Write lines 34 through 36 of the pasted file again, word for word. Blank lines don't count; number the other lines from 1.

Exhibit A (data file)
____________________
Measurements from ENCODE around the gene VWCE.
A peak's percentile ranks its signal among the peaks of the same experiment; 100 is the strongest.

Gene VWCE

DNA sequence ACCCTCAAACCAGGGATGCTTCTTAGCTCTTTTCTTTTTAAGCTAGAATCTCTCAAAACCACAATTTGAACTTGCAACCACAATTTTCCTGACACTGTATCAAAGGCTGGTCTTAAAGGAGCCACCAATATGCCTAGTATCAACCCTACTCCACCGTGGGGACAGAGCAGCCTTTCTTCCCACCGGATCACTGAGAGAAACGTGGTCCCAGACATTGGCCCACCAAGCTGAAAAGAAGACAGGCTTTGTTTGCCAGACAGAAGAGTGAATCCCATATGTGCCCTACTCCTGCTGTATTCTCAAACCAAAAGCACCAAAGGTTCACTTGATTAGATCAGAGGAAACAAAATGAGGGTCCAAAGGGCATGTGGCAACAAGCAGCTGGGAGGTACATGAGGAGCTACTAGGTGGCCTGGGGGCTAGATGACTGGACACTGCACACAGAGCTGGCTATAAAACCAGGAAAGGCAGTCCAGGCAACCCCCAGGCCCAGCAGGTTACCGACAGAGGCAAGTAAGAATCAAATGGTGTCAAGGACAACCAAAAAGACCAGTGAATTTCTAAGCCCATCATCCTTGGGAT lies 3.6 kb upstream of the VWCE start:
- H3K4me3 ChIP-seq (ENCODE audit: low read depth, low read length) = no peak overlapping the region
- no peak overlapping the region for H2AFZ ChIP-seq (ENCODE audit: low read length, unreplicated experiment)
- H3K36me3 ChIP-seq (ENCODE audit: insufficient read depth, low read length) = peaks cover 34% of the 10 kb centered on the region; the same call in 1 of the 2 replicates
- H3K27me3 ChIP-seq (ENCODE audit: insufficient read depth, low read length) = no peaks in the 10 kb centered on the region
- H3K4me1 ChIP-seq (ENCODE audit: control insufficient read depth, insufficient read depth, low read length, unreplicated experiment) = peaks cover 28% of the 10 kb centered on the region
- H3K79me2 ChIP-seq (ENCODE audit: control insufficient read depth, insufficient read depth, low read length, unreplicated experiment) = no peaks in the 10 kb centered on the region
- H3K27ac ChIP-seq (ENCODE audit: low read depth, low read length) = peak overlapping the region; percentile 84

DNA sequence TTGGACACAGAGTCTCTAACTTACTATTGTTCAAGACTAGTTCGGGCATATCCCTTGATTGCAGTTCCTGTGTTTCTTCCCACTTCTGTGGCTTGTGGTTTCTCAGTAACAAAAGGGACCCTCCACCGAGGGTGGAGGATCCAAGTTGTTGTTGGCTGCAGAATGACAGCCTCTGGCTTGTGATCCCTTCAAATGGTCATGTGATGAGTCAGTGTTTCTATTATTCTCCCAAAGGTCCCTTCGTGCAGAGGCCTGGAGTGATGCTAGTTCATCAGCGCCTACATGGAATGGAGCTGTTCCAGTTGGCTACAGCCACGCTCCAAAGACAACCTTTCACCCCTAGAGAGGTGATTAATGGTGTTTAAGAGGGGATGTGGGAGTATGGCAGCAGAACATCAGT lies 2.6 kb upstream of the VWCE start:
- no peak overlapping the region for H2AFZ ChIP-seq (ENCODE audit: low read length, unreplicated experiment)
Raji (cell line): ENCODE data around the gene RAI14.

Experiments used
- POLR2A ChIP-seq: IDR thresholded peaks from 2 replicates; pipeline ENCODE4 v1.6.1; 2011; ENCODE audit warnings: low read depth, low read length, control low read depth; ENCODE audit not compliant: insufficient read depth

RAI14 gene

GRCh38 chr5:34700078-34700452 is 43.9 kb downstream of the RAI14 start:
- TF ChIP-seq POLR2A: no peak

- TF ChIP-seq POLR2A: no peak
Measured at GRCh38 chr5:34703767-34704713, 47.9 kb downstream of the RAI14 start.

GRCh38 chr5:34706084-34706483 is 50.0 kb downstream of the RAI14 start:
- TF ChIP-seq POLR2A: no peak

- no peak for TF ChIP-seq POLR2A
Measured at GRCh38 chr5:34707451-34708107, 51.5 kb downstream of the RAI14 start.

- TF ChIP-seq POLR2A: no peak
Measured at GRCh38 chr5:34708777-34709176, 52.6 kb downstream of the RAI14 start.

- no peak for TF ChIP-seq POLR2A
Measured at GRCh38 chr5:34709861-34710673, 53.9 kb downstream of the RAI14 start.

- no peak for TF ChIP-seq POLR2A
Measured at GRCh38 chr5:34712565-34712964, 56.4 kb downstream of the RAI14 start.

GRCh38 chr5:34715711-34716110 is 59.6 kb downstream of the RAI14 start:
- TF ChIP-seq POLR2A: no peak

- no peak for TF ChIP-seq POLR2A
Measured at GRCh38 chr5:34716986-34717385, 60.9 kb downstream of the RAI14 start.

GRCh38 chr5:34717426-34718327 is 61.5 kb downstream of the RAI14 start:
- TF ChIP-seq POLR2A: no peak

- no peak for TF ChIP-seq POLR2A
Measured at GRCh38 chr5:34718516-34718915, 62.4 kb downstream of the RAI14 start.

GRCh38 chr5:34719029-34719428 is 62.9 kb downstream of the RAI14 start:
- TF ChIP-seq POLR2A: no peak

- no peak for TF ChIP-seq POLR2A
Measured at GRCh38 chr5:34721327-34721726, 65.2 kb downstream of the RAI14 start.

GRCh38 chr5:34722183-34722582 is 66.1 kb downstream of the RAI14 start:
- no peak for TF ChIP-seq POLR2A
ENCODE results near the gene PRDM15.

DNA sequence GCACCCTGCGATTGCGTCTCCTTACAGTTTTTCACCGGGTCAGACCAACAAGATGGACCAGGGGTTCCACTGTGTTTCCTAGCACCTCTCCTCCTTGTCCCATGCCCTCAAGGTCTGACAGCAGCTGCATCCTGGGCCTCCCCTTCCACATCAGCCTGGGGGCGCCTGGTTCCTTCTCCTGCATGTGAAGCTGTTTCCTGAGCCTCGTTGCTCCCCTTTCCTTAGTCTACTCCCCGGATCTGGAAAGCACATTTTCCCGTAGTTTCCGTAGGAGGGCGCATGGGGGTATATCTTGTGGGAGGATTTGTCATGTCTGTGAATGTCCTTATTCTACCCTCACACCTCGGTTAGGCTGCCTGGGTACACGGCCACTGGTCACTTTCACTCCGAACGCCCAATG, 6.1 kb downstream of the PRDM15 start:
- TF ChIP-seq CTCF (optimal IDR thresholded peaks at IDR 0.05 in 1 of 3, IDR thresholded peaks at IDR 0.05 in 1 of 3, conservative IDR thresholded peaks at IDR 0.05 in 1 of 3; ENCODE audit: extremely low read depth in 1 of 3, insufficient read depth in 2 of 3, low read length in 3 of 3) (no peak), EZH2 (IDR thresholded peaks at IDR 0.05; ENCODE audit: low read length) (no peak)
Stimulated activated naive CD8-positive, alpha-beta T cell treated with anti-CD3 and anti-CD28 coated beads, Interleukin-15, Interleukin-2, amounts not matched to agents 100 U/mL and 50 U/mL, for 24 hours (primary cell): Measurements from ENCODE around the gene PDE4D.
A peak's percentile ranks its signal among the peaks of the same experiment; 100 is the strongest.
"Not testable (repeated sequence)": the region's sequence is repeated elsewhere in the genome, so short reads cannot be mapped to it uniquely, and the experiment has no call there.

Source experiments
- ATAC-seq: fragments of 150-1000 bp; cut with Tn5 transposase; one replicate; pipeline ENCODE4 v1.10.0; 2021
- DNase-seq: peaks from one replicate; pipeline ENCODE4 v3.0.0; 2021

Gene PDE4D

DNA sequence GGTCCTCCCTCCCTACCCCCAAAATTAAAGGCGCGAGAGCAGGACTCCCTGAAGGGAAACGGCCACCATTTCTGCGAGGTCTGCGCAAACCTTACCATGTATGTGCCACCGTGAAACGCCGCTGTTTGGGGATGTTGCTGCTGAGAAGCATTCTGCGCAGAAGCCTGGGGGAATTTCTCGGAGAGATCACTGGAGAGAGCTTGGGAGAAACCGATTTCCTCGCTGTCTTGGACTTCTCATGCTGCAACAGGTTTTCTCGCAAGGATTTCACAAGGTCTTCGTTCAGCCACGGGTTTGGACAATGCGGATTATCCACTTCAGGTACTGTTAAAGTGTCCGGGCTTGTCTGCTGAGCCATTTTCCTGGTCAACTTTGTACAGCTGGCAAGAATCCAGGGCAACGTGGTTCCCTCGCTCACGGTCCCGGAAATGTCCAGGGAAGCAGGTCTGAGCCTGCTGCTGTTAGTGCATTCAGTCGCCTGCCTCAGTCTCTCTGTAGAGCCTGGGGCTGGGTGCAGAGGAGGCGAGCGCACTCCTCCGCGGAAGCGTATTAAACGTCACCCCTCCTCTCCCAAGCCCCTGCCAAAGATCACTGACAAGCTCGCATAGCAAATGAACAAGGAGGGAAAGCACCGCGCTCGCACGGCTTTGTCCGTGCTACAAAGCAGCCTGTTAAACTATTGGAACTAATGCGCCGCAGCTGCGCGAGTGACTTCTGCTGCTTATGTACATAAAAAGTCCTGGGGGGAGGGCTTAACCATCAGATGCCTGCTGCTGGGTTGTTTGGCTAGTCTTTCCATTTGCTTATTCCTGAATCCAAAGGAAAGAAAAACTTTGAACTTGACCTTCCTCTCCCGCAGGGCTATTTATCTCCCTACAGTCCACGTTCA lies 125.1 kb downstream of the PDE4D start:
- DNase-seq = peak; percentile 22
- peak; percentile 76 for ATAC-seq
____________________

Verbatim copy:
- no peak for TF ChIP-seq POLR2A
Measured at GRCh38 chr5:34716986-34717385, 60.9 kb downstream of the RAI14 start.

GRCh38 chr5:34717426-34718327 is 61.5 kb downstream of the RAI14 start: